Switzerland economy is generally described as a social capitalist society. The country’s modern market economy allows the price of goods and services to be determined in a free price system. Capitalism's hallmark is private ownership of the means of production, and Switzerland has to a degree sufficient to carry that label. The economy in Switzerland is a market economy, and the interventions in the market are aimed at making the markets fair and open, allowing the pricing mechanism to produce the efficiencies in resource allocation that market economies provide over planned economies.

Economic Freedom and Corruption
Switzerland’s economic freedom index has steadily increased from 2008 -2012 ranging from 79 -81 peaking at 81.90 in 2011 and current index of 81.60 in 2014, thanks to improvements in trade freedom and the management of public spending partially offset by declines in monetary freedom and labor freedom. According to, Switzerland’s steady rise of its economic freedom is due to its flexibility and openness. This is demonstrated by the sound regulatory environment which encourage entrepreneurial activity and innovation. As of September 2013, country’s Trade Freedom, Investment Freedom and Financial Freedom are 90 (ranked 1st), 85 (ranked 13th) and 80 (ranked 4th) respectively. Bank regulations and lending practices are practical. The judicial system, independent and free of corruption (88, 6th), provides strong protection of property rights (90, 2nd). Just like all European countries, Switzerland has had its issues with corruption. However, the country continues to improve its legal and policy platform to prevent corruption. Citizens in the country believe the government is effective in the fight against corruption. In the past six years, Switzerland has been ranked as high as 5 on the Corruption Perception Index (CPI) with score of 90 and as low as 8 with a score of 85 (See Appendix B). Also, as of 2011 Switzerland was ranked 2 on the Bribe Payer Index (BPI) with a score of 8.8/10.

Switzerland governance structures ensure a level playing field and enhancing business confidence: these include an independent judiciary, a strong rule of law, and a highly accountable public sector. During the period from 2009-2013, there has been minimal change in the worldwide governance of Switzerland. There has been incremental improvement in 5/6 indicators during this time; Government Effectiveness governance score declined each year, decreasing from 2.02 in 2009 to 1.88 in 2012.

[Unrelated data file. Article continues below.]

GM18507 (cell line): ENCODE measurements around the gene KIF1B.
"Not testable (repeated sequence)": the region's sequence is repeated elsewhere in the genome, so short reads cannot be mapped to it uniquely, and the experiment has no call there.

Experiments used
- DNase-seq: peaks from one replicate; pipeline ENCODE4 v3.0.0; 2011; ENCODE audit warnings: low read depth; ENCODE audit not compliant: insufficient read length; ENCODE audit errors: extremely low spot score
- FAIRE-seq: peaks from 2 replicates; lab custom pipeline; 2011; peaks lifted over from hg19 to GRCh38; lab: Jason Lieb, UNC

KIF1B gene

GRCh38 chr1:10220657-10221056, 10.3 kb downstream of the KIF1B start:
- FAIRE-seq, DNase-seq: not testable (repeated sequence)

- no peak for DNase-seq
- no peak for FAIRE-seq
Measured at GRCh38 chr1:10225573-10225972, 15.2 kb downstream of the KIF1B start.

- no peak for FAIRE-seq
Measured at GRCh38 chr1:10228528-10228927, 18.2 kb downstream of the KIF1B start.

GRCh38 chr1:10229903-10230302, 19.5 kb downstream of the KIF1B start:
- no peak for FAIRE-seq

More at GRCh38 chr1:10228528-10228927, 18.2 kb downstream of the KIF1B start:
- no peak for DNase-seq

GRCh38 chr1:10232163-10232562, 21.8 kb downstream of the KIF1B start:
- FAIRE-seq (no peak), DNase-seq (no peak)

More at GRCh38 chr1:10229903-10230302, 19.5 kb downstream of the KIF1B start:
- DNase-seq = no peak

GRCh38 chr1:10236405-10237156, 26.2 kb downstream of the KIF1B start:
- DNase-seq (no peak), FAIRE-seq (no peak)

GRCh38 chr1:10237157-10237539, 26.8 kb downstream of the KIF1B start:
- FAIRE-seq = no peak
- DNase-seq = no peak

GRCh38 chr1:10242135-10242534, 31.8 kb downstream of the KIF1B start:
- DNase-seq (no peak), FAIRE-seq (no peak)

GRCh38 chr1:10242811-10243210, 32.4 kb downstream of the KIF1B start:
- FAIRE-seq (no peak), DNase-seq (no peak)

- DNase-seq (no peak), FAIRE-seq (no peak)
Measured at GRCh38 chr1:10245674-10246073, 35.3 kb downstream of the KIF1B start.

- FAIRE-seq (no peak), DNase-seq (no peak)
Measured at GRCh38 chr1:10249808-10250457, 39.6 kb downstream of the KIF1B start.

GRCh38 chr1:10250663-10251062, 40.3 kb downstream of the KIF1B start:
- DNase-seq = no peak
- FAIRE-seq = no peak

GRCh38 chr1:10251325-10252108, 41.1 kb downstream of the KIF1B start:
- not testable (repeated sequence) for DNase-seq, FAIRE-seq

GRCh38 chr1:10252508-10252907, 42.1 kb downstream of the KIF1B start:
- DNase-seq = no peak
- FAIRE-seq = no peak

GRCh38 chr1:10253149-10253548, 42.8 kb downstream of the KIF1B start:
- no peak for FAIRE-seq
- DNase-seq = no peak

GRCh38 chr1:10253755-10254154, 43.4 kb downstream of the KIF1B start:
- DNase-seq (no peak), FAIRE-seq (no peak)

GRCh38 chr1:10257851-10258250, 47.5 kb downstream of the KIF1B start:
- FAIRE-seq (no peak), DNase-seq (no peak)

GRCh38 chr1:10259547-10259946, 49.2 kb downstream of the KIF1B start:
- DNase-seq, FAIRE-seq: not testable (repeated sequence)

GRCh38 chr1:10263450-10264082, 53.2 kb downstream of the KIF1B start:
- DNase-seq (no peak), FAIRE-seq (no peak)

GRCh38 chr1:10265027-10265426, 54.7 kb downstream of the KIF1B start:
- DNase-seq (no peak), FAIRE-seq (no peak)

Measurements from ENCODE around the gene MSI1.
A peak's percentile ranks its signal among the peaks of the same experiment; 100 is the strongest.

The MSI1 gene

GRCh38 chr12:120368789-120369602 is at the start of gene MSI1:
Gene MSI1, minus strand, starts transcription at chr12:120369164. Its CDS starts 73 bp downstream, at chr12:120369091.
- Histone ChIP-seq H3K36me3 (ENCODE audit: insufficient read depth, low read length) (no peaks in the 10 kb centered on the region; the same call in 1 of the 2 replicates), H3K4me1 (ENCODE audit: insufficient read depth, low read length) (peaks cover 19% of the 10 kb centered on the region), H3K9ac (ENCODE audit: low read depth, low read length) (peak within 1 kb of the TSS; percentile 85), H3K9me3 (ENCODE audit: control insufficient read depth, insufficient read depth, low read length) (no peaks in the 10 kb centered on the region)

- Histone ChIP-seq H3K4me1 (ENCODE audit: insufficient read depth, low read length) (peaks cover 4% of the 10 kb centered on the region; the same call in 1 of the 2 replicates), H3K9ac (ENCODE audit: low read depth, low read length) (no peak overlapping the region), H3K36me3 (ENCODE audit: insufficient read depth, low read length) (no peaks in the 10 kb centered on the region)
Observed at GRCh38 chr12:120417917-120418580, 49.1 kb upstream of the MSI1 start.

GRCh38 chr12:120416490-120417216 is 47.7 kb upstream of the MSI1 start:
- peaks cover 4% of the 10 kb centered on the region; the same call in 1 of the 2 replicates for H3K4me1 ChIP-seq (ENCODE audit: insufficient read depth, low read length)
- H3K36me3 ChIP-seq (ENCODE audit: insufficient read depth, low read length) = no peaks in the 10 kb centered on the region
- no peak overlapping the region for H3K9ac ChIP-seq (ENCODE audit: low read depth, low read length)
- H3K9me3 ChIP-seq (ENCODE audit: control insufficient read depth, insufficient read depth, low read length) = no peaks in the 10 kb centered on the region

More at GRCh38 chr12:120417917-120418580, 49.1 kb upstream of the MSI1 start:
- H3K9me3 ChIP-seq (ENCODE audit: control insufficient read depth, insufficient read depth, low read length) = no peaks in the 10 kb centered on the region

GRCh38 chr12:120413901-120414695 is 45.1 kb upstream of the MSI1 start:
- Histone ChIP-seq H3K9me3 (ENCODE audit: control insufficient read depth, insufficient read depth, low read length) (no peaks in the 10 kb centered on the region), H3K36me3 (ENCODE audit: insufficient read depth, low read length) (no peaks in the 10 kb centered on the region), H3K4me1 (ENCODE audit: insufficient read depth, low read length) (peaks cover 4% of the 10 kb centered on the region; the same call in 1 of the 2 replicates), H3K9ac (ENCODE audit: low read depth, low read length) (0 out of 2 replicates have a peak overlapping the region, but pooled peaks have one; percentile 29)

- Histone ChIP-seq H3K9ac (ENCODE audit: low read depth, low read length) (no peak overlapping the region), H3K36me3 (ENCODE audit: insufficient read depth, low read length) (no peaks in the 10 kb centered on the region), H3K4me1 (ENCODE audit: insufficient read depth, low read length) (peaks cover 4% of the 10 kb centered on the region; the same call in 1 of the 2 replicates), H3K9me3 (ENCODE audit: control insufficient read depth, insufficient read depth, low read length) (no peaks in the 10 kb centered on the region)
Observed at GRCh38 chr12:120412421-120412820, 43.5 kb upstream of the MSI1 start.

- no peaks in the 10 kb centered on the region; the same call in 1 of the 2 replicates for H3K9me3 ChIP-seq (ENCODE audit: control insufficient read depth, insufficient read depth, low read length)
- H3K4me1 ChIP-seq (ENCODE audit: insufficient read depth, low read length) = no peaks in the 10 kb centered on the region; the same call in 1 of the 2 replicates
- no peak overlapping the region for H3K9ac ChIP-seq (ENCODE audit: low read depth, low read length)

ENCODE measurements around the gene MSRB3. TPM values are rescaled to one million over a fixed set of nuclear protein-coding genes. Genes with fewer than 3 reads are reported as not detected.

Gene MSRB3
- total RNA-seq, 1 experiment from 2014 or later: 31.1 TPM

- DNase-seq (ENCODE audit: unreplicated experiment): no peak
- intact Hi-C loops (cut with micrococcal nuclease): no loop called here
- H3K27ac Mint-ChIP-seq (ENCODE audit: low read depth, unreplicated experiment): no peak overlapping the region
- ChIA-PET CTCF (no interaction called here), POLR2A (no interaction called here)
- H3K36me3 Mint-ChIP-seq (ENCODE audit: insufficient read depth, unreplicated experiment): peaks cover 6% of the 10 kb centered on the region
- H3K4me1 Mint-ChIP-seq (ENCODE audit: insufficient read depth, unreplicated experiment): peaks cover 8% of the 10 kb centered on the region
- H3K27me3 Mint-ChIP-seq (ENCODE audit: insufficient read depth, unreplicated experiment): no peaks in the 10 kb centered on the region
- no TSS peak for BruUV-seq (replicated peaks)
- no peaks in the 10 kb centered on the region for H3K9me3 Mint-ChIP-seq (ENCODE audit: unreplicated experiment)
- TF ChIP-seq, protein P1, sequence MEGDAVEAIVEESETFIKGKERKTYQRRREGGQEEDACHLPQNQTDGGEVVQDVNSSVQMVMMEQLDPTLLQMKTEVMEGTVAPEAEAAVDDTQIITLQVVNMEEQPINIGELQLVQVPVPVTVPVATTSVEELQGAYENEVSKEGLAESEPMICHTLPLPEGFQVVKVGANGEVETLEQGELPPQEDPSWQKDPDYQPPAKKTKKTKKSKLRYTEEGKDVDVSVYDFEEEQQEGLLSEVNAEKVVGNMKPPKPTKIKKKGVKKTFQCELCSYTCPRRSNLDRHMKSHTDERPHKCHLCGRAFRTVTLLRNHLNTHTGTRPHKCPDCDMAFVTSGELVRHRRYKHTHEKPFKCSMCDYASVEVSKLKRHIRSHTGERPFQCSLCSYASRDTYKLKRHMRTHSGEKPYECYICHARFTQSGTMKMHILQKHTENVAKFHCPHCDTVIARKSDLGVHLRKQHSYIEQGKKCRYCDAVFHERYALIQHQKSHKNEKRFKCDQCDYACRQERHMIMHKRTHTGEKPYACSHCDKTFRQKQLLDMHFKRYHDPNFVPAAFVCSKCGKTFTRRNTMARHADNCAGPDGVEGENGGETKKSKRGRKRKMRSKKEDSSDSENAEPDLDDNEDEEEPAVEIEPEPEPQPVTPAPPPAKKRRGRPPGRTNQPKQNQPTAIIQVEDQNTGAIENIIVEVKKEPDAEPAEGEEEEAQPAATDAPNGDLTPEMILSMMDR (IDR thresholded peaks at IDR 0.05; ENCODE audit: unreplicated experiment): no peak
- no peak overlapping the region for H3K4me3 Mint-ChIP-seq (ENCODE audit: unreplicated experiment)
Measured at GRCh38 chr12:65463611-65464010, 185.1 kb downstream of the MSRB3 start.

Switzerland was ranked as the world's most competitive economy according to the World Economic Forum's Global Competitiveness Report in 2013. The high ranking reflects the country’s sound institutional environment, excellent infrastructure, efficient markets and high levels of technological innovation. The pillars of country competitiveness have remained relatively unchanged over the past five/six years. Per The Global Competitiveness Report 2014-2015: Country/Economy Highlights “Switzerland tops the Global Competitiveness Index again this year, keeping its first place for six years in a row.” Switzerland’s emphasis on education and on the job training help bolster the economy which influences the average wage of labor which is an astonishing $95K USD per year. The Global Competitiveness Report also notes “Switzerland’s macroeconomic environment is among the most stable in the world (12th) at a time when many European countries continue to struggle in this area.”

Appendix A Appendix B

Reference: 1. Retrieved September 15, 2014 from Know Your County 2. Retrieved September 15, 2014 from World Economic Forum 3. Retrieved September 15, 2014 from…...